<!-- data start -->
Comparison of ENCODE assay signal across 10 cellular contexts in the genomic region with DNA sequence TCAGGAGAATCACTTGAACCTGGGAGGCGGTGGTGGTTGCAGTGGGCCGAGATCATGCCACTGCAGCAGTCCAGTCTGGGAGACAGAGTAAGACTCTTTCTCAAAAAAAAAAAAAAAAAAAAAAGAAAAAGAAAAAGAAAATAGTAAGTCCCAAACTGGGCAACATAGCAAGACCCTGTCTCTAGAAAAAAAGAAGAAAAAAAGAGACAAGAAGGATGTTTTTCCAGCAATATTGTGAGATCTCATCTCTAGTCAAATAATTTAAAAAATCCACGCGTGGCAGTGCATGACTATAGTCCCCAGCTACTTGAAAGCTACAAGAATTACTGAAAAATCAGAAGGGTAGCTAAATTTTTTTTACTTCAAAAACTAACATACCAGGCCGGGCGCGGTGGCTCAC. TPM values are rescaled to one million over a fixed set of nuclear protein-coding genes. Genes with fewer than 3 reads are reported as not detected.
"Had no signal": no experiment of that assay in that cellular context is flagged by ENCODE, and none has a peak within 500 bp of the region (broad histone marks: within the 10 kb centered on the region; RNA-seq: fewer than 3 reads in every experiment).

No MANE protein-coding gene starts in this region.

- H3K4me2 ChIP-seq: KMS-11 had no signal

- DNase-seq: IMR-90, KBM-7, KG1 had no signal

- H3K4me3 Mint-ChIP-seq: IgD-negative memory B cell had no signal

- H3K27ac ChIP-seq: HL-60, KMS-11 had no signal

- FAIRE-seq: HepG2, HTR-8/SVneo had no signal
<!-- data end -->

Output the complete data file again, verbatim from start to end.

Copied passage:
Comparison of ENCODE assay signal across 10 cellular contexts in the genomic region with DNA sequence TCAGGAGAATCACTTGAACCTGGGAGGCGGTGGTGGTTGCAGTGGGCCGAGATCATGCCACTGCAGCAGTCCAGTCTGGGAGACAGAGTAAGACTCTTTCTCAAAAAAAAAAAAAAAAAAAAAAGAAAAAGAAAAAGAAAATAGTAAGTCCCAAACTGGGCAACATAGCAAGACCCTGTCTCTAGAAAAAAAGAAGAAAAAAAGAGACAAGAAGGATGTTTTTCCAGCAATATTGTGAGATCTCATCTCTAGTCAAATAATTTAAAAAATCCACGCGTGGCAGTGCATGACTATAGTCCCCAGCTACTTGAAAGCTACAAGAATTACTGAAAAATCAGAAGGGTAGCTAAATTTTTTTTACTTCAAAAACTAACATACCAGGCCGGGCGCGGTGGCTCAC. TPM values are rescaled to one million over a fixed set of nuclear protein-coding genes. Genes with fewer than 3 reads are reported as not detected.
"Had no signal": no experiment of that assay in that cellular context is flagged by ENCODE, and none has a peak within 500 bp of the region (broad histone marks: within the 10 kb centered on the region; RNA-seq: fewer than 3 reads in every experiment).

No MANE protein-coding gene starts in this region.

- H3K4me2 ChIP-seq: KMS-11 had no signal

- DNase-seq: IMR-90, KBM-7, KG1 had no signal

- H3K4me3 Mint-ChIP-seq: IgD-negative memory B cell had no signal

- H3K27ac ChIP-seq: HL-60, KMS-11 had no signal

- FAIRE-seq: HepG2, HTR-8/SVneo had no signal